“TSOP” is everything that Cornelius could’ve wanted. With its swirling, melodramatic strings, it’s silky and aspirational. But unlike Love Unlimited Orchestra’s “Love’s Theme,” another 1974 instrumental soul chart-topper, “TSOP” moves. It’s built around its beat, a pulsating push-pull thump with congas that dance and twirl around the central bass-drum stomp. Everything becomes a part of the rhythm section: the rumbling horn riff, the jittery string stabs, the purring organ. Even the vocals are there to serve the beat.
Those vocals came from the Three Degrees, one more semi-obscure act who suddenly got a whole lot more famous when Gamble and Huff got ahold of them. The Three Degrees formed as a Supremes-style girl group in 1965, right around the tail end of the girl-group boom. They were teenagers when they started, and before they joined Philadelphia International, they hadn’t done much on a national stage beyond a quick cameo in the 1971 Best Picture winner The French Connection. On “TSOP,” they’re an accent, part of the structure of the track. They only sing a few lyrics, and those lyrics become mantras: “People all over the world,” “let’s get it on, it’s time to get down.” Most of the time, they’re instrumentalists themselves, doo-doo-dooing along with the track. And yet they’re still somehow essential to the song. They fill it up, give it dimension, and make it human. (In 1974, the Three Degrees, credited as lead artists, would peak at #2 with “When Will I See You Again.” It’s a 9.)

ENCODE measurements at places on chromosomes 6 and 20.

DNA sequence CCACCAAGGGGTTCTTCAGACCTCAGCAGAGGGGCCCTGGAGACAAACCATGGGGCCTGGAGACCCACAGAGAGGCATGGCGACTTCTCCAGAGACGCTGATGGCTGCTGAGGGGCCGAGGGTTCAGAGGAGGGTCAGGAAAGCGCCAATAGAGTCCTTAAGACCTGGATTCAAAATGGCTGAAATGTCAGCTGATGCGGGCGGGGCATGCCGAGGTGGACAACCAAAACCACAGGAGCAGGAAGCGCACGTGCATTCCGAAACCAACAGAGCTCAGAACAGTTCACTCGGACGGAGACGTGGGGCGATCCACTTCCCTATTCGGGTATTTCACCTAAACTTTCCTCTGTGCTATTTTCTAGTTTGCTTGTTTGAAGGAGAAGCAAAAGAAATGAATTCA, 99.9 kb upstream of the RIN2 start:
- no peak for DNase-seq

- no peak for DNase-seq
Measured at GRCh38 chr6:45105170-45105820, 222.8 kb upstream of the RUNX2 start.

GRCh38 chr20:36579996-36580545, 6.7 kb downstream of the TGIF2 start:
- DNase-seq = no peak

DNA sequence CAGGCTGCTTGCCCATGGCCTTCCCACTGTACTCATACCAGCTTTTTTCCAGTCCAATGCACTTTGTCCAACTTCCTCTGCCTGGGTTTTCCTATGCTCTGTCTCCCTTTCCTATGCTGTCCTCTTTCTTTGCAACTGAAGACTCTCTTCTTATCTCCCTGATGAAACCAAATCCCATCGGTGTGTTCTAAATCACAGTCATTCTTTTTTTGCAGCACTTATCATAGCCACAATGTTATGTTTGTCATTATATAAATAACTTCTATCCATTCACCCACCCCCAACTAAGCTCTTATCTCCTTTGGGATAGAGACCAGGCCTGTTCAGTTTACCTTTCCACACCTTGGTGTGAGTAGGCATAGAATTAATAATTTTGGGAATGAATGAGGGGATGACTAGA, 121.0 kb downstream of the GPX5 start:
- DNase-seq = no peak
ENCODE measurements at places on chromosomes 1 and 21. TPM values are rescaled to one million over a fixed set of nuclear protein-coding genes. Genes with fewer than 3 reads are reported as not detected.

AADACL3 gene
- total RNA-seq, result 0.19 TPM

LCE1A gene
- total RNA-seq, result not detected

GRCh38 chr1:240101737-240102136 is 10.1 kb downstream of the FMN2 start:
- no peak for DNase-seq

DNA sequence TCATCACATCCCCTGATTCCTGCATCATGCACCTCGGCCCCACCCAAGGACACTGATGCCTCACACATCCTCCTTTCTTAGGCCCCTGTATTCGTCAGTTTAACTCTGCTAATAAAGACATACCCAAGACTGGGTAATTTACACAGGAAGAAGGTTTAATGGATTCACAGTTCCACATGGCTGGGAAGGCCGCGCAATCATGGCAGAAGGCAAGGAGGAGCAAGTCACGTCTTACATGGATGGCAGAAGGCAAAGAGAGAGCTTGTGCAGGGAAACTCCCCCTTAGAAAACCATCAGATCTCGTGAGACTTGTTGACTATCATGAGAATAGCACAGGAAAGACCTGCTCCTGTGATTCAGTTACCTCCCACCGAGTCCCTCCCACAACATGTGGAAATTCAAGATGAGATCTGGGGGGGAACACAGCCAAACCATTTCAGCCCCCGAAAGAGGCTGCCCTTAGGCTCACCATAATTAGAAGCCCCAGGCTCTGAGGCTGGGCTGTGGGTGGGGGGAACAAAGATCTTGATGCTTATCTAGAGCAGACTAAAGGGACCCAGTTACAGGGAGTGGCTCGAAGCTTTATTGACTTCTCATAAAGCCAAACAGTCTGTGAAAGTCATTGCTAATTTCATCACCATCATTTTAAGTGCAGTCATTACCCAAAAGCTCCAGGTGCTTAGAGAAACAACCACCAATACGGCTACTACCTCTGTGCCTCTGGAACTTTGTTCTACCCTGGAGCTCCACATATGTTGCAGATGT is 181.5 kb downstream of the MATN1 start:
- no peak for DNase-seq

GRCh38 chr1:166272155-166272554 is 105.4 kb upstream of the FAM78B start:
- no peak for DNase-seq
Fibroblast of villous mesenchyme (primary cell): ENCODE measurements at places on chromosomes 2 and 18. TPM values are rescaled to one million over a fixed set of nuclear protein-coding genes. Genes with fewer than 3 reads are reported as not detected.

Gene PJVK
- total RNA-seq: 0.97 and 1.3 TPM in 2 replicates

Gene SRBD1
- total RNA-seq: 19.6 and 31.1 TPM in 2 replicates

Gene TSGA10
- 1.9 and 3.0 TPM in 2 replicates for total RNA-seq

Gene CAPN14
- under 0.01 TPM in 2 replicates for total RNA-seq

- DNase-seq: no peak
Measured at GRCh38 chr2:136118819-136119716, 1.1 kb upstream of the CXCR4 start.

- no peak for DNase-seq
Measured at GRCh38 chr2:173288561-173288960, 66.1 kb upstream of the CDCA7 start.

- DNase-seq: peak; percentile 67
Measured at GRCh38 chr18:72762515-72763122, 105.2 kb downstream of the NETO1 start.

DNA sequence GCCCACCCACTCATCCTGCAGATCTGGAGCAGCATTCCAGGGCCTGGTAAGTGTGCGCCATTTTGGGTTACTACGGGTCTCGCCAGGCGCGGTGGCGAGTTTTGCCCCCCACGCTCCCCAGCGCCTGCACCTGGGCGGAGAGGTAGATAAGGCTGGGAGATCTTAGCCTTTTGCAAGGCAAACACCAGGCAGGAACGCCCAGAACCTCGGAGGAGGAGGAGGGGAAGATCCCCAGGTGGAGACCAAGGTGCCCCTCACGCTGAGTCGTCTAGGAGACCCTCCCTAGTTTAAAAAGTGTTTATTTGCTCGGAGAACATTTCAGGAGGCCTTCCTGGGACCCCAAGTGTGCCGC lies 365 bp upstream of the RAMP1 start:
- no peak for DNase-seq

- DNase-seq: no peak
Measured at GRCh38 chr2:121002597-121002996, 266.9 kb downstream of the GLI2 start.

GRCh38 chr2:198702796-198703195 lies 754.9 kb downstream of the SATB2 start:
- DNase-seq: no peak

There’s always debate over when, exactly, disco arrived on the pop charts, and I’ve already made my case that Eddie Kendricks’ “Keep On Truckin’” was the first disco #1. You could look at “TSOP” as the pinnacle of the Philly soul moment, and it probably is that. But it’s disco, too. That beat, that central stomp, is the disco beat. Soul Train was a dance show, and “TSOP” is a track that’s expressly built for dancing. When disco remix innovator Tom Moulton put together his dancefloor edit of “TSOP” in 1977, he didn’t have to change much of anything; he just made it a few minutes longer. The groove was already there, and it was already tremendous.
MFSB — which officially stood for “Mother, Father, Sister, Brother” but which might’ve also been “Mother Fucking Sons of Bitches” — stayed together, in some configuration, until 1981. Various different musicians branched off and launched their own things. Some of them moved over to the Salsoul label and became the backbone of the Salsoul Orchestra. Others formed the Trammps, the disco vocal group who got to #11 with the 1976 track “Disco Inferno.” Soul Train went through a bunch of changes, but it stayed on the air, in one form or another, until 2006. And while the show used different versions of “TSOP” over the years, the song remained its theme until the very end.
BONUS BEATS: Here’s the reggae cover of “TSOP,” renamed “Rebel Train,” that Lee “Scratch” Perry’s Upsetters released in 1974:
BONUS BONUS BEATS: Here’s the violin-based version of “TSOP” that British quasi-soul band Dexys Midnight Runners — a group that will eventually show up in this column — released in 1982:
BONUS BONUS BONUS BEATS: Here’s Duck Sauce, the duo of A-Trak and Armand Van Helden, sampling “TSOP” on their 2009 track “Grand Steppin”: